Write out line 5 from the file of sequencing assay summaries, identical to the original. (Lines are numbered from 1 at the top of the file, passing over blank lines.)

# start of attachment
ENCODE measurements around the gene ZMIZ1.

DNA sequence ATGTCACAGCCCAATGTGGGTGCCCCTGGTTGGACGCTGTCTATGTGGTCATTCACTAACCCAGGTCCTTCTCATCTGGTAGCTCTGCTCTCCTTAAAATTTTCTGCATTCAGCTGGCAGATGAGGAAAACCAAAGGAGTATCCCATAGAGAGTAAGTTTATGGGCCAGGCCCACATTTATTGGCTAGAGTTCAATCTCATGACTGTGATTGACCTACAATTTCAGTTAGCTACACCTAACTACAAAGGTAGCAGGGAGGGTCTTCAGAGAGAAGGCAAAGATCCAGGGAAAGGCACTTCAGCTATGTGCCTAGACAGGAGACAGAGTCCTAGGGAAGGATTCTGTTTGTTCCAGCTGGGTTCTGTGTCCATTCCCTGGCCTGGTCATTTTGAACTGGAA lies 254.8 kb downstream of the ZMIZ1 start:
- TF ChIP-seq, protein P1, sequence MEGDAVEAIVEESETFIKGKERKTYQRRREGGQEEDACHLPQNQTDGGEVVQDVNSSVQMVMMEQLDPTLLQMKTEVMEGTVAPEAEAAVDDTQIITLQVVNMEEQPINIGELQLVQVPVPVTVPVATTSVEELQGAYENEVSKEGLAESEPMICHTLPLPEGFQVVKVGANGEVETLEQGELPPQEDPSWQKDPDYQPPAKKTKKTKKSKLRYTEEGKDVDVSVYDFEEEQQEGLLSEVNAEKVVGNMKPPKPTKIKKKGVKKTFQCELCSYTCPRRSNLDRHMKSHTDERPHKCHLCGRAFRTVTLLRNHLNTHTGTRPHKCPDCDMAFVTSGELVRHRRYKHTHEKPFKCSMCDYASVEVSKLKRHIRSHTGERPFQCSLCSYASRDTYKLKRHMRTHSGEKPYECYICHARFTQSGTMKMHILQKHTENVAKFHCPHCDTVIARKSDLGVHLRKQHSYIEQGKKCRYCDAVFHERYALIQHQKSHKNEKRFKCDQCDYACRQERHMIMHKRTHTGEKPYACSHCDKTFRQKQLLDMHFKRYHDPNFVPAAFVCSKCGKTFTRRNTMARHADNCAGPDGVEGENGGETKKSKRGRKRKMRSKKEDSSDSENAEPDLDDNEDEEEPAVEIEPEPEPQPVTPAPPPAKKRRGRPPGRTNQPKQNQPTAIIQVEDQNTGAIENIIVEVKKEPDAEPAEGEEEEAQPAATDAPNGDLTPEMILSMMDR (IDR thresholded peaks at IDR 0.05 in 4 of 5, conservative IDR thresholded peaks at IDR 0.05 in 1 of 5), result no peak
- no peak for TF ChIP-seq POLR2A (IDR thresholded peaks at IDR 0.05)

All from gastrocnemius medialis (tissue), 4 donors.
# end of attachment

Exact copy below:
All from gastrocnemius medialis (tissue), 4 donors.